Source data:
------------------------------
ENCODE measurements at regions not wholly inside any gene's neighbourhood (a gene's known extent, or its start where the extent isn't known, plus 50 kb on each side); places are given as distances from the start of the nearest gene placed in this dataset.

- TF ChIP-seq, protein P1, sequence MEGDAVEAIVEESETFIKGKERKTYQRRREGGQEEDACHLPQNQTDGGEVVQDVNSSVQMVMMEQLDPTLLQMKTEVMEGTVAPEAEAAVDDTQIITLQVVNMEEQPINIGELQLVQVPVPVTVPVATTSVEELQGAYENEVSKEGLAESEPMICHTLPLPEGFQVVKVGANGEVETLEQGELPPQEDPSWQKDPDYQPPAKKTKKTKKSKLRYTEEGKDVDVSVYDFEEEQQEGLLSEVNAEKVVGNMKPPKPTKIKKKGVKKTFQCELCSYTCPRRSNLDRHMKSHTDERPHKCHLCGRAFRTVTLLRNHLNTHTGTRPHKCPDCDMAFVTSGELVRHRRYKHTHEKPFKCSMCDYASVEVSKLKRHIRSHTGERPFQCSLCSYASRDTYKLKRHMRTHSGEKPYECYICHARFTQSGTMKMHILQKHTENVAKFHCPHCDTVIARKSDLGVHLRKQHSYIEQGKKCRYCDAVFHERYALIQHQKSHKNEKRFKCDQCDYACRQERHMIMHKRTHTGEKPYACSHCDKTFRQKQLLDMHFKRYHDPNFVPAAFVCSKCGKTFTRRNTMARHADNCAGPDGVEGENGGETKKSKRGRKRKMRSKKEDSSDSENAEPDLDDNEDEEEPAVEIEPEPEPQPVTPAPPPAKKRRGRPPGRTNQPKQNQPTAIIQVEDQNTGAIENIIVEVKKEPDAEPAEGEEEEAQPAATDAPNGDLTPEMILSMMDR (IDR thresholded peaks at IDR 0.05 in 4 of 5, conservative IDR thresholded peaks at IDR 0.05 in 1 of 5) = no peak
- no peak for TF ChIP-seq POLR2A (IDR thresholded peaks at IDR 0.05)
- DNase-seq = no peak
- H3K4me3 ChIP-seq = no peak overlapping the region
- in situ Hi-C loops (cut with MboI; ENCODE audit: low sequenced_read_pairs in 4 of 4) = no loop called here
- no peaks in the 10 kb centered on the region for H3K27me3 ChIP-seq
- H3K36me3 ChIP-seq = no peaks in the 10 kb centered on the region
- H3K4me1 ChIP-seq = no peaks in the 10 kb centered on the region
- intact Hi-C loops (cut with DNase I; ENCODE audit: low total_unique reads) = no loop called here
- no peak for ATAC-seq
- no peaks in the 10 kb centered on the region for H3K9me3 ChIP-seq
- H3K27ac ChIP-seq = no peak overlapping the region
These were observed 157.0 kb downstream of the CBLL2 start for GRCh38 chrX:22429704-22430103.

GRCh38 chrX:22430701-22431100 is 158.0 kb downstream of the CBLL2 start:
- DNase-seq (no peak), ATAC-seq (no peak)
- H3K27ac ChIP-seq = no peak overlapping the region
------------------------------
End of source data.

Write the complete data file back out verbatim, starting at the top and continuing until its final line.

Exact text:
ENCODE measurements at regions not wholly inside any gene's neighbourhood (a gene's known extent, or its start where the extent isn't known, plus 50 kb on each side); places are given as distances from the start of the nearest gene placed in this dataset.

- TF ChIP-seq, protein P1, sequence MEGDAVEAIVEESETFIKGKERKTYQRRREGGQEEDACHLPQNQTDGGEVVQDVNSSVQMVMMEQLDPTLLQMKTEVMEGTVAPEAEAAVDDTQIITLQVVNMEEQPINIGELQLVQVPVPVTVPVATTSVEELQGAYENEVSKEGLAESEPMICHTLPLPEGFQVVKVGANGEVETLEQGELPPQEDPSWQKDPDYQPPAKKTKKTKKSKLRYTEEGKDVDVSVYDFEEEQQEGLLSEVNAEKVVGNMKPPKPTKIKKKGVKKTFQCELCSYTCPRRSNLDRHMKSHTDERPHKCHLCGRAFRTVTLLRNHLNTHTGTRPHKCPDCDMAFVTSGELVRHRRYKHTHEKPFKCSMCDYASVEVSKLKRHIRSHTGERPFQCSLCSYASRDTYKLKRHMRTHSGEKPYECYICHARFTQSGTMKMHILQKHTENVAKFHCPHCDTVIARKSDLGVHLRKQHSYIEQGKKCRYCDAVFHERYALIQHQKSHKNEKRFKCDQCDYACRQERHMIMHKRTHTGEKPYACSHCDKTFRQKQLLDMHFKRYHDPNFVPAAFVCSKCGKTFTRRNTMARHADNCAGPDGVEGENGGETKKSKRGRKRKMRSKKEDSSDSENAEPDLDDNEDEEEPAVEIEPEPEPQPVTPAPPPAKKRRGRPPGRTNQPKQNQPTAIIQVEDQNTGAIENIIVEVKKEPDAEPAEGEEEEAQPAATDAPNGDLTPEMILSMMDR (IDR thresholded peaks at IDR 0.05 in 4 of 5, conservative IDR thresholded peaks at IDR 0.05 in 1 of 5) = no peak
- no peak for TF ChIP-seq POLR2A (IDR thresholded peaks at IDR 0.05)
- DNase-seq = no peak
- H3K4me3 ChIP-seq = no peak overlapping the region
- in situ Hi-C loops (cut with MboI; ENCODE audit: low sequenced_read_pairs in 4 of 4) = no loop called here
- no peaks in the 10 kb centered on the region for H3K27me3 ChIP-seq
- H3K36me3 ChIP-seq = no peaks in the 10 kb centered on the region
- H3K4me1 ChIP-seq = no peaks in the 10 kb centered on the region
- intact Hi-C loops (cut with DNase I; ENCODE audit: low total_unique reads) = no loop called here
- no peak for ATAC-seq
- no peaks in the 10 kb centered on the region for H3K9me3 ChIP-seq
- H3K27ac ChIP-seq = no peak overlapping the region
These were observed 157.0 kb downstream of the CBLL2 start for GRCh38 chrX:22429704-22430103.

GRCh38 chrX:22430701-22431100 is 158.0 kb downstream of the CBLL2 start:
- DNase-seq (no peak), ATAC-seq (no peak)
- H3K27ac ChIP-seq = no peak overlapping the region